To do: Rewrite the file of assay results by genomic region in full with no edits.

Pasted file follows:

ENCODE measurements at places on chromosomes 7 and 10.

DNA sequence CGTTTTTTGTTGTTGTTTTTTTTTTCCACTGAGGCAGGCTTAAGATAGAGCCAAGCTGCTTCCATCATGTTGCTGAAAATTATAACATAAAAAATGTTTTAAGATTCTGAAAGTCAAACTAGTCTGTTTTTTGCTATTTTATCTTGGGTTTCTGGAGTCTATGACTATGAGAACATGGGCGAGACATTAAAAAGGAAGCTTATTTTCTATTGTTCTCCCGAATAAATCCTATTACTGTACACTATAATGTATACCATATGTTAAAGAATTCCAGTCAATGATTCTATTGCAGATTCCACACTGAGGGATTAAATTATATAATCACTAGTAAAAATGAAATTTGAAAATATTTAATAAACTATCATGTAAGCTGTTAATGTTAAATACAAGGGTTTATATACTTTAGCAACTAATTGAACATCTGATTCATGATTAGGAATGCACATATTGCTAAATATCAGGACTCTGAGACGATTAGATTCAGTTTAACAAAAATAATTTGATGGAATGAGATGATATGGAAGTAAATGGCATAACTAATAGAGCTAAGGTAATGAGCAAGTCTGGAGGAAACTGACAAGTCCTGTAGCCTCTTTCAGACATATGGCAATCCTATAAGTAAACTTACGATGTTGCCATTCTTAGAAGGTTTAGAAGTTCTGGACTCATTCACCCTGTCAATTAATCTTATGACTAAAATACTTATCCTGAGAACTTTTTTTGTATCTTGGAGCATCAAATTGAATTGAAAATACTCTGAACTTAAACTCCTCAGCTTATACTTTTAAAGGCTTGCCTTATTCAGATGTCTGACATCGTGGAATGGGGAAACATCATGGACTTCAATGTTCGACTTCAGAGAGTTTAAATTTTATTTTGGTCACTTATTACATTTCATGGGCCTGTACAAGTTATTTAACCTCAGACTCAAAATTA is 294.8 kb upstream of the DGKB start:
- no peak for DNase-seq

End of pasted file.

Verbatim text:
ENCODE measurements at places on chromosomes 7 and 10.

DNA sequence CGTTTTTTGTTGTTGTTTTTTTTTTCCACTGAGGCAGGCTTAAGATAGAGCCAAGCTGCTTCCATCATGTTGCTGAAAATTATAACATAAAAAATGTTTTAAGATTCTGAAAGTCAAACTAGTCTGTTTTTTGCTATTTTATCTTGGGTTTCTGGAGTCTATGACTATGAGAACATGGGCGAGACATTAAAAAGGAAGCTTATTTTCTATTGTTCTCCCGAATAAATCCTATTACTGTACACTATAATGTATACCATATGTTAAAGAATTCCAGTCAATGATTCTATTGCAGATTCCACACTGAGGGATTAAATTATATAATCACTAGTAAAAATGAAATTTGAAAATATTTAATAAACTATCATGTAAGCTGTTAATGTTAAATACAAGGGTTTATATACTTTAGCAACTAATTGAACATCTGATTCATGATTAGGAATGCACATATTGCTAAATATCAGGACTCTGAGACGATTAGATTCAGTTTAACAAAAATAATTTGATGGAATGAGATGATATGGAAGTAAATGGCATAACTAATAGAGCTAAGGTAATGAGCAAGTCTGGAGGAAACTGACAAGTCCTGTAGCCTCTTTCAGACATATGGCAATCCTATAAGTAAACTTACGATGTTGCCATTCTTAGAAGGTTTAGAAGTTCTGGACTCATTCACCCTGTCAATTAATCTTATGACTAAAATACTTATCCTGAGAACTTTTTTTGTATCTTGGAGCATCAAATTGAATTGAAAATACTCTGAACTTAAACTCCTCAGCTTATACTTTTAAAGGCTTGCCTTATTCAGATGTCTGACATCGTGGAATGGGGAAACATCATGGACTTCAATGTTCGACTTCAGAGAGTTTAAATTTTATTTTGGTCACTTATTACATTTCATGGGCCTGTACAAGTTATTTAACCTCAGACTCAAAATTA is 294.8 kb upstream of the DGKB start:
- no peak for DNase-seq